Tuesday, November 13 , 2018, 7:28 pm | Fair 58º

 
 
 
 

Sheriff, Local Officials Stand United in Supporting Sales Tax for New Jail

Measure S supporters hold a news conference to discuss the need for the facility and funding

Backed by dozens of supporters lining the steps of the Santa Barbara County Courthouse, Sheriff Bill Brown spoke Tuesday in favor of a new North County jail and the county sales tax measure — Measure S — that could help his vision become a reality.

For that to happen, voters would have to approve a November ballot measure for a half-cent sales tax. The proceeds from the tax not only would go toward jail construction, but also programs that target recidivism, and add front-line positions for fire and sheriff’s departments. The sales tax would coincide with the expiration of a legislated state sales tax. The measure would be implemented on July 1, and would represent a half-cent reduction from the current rate.

Judging by the impressive turnout of community leaders at Tuesday’s news conference, a solid number already have embraced Brown’s vision.

Santa Barbara Mayor Helene Schneider kicked off the event, saying that enacting Measure S would increase public safety countywide. “It’s something that’s been needed for decades,” she said.

Schneider also highlighted the county’s diverse political landscape, one that she said has come together behind the new jail. That sentiment was confirmed by Santa Maria Mayor Larry Lavagnino.

“Santa Maria and Santa Barbara don’t always agree on everything,” Lavagnino said, “but we’re in agreement on Measure S.”

County Supervisors Janet Wolf and Joe Centeno also spoke out in support of the measure. Wolf said she traveled to Sacramento two years ago with Brown to request funding for a re-entry facility as well as a jail. The state approved the funding, and Wolf said now the county would be able to benefit from the $56 million grant from the state.

“If we do not pass Measure S this November, these funds may be lost,” Wolf said.

She said the county spends millions of dollars annually to expand the existing jail facilities, and Centeno highlighted the recidivism programs, as well as drug and alcohol treatment programs, that would come out of the funding.

“We really need to keep people out of jail, and this is the way to do it,” he said.

Brown was the last to speak Tuesday, and he touted everything from money the project would bring to the local construction industry to increased prisoner capacity.

“For more than three decades, Santa Barbara County has struggled with an overcrowded jail system,” said Brown, adding that throughout the jail’s history, much has been done to increase capacity, including adding on to existing jail facilities no less than seven times. “It’s simply not enough.”

Since 1986, the jail has been under a court-ordered population control, a fact Brown said has caused 1,700 to 1,800 inmates per year to be released early. About 80 percent of the criminals in the county jail are there for felony crimes.

“Unless a new jail is built, we will soon be forced into a position where we will only be able to house criminals for felony crimes,” he said. “This would pose a great danger to our community.”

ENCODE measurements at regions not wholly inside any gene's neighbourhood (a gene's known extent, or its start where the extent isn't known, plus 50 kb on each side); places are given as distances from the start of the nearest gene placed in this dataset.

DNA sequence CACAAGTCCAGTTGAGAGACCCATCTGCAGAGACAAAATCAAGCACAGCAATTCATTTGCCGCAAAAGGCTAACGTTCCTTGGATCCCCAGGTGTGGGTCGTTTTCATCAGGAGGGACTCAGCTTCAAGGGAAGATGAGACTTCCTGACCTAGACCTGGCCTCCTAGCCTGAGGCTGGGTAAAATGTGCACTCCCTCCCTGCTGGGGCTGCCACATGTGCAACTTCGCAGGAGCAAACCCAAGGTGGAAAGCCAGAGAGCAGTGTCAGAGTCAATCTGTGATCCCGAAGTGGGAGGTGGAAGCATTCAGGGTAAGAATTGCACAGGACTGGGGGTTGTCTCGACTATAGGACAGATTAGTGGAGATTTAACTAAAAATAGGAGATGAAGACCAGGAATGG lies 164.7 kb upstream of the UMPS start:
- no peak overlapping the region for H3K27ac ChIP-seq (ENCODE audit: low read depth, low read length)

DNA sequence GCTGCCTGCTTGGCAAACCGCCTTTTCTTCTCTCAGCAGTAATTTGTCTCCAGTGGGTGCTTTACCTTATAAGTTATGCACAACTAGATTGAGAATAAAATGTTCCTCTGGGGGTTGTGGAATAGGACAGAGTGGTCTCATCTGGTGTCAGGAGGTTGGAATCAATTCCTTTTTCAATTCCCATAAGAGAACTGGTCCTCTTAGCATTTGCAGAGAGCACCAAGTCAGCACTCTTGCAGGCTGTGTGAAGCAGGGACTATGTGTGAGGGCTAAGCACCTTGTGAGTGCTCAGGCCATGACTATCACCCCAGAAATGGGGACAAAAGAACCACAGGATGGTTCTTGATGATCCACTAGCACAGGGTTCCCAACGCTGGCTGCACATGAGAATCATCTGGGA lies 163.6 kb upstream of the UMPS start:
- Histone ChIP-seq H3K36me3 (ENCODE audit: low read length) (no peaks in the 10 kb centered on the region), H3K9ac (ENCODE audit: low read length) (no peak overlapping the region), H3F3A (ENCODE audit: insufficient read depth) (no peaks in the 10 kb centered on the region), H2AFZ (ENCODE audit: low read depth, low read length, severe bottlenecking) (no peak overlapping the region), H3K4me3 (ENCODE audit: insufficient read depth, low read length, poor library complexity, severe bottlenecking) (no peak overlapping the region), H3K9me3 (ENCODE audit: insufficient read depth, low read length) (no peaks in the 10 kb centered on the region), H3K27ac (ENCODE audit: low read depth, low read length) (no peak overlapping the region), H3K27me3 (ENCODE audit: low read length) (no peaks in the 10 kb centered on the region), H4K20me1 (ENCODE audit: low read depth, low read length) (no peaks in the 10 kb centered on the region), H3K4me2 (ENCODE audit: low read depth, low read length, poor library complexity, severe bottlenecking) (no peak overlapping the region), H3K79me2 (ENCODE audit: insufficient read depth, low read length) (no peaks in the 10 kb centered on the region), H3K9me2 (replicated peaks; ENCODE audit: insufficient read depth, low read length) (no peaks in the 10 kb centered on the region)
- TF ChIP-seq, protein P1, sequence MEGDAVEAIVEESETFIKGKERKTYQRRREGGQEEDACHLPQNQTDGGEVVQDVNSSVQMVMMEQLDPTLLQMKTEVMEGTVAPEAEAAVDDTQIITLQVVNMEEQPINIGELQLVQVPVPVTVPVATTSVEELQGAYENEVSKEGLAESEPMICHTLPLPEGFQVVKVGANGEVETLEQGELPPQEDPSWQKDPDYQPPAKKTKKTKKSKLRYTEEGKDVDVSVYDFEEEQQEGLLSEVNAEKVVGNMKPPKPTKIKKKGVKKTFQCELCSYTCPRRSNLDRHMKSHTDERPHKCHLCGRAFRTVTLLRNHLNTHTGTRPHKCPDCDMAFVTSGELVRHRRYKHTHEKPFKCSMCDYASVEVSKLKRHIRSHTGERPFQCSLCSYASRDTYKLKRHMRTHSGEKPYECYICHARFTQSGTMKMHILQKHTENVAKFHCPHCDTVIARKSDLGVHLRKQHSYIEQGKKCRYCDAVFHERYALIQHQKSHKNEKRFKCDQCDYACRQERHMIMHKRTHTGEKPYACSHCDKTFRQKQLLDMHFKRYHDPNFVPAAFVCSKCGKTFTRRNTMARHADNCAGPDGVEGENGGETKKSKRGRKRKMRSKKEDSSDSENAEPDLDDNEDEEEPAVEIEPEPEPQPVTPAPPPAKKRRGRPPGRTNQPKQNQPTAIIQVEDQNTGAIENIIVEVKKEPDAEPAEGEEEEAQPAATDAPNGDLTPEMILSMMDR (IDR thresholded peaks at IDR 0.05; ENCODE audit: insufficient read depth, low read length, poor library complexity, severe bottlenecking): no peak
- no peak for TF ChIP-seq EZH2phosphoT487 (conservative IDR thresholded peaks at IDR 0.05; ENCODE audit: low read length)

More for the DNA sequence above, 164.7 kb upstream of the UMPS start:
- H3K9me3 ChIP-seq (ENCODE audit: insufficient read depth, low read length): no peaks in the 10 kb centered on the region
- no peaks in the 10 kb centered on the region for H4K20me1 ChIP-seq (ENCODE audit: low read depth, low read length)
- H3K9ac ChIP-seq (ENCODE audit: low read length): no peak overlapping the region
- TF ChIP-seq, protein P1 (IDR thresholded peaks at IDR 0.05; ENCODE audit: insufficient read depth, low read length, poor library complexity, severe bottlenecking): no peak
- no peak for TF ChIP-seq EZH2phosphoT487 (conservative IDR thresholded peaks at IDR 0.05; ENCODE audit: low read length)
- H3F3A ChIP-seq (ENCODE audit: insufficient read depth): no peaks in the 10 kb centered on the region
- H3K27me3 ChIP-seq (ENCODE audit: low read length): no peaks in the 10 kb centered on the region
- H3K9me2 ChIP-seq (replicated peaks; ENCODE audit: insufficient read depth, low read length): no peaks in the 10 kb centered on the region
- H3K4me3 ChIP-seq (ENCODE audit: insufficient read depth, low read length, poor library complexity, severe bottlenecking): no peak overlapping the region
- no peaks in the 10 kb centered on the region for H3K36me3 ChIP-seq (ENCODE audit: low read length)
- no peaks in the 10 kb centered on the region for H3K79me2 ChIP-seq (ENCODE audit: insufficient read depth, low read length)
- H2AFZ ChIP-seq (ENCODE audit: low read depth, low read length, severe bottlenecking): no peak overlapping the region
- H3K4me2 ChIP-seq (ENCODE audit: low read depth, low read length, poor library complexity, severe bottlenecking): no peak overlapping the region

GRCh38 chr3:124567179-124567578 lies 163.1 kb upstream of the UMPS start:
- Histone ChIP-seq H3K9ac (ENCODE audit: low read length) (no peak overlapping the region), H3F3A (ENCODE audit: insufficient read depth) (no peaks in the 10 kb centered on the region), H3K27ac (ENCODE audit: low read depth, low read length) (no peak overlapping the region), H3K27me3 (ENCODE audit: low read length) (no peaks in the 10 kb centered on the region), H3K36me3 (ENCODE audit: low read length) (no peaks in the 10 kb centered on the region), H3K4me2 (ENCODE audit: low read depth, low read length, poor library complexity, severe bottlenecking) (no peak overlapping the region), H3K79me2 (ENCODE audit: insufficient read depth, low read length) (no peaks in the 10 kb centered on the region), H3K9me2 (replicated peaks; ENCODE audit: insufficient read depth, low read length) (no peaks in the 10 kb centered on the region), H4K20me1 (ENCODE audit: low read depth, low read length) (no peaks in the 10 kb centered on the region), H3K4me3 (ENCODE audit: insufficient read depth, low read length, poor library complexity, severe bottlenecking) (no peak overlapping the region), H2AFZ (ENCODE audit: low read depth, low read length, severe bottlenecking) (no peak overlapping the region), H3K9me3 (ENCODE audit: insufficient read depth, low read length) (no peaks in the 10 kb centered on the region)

As to the economics of the measure, $80 million in construction dollars would be spent in Santa Maria on the project, constituting what Brown called the largest public works project in county history.

Tuesday’s event was punctuated by yelling from community activist Kate Smith, who drove by the outdoor event twice, honking her horn and decrying supposed corruption in Santa Barbara County. Smith eventually was cited by Santa Barbara police officers for honking her horn repeatedly.

“It’s easy to be a critic; you saw one here earlier,” Brown said of Smith, adding that those with “extreme views” don’t want to see the measure passed. “I don’t believe they speak for the majority of people in this great county. Let’s collectively do something to solve the problems that jeopardize our safety.”

Perhaps not as organized as those in favor of the tax, opponents of the measure exist. Andy Caldwell of the Coalition of Labor, Agriculture & Business, spoke against Measure S earlier Tuesday at the Board of Supervisors meeting. He chided supervisors for not putting money aside for a jail when county coffers were “flush with cash” a few years ago. He said his group is on record for that proposition, but was met with less than receptive attitude on the board dais.

“We were met with deafening silence,” he said. “Why is it your priority that the taxpayers have to fund 100 percent of the effort?”

The public will have the opportunity to hear representatives of both sides of the issue make their points on Sept. 15, when the Committee to Improve North County will host a Measure S forum. Supporters Rich Glaus, retired Santa Barbara deputy police chief, and Rick Roney, chairman of the Blue Ribbon Commission on Jail Overcrowding, will be debating with Caldwell.

The meeting and luncheon will begin at 11:45 a.m. at the Santa Maria Inn, 801 S. Broadway Ave. The cost of the luncheon is $20. For more information, call the Committee INC office at 805.922.4881 or Committee INC president Hugh Rafferty at 805.937.9334.

Noozhawk staff writer Lara Cooper can be reached at .(JavaScript must be enabled to view this email address).

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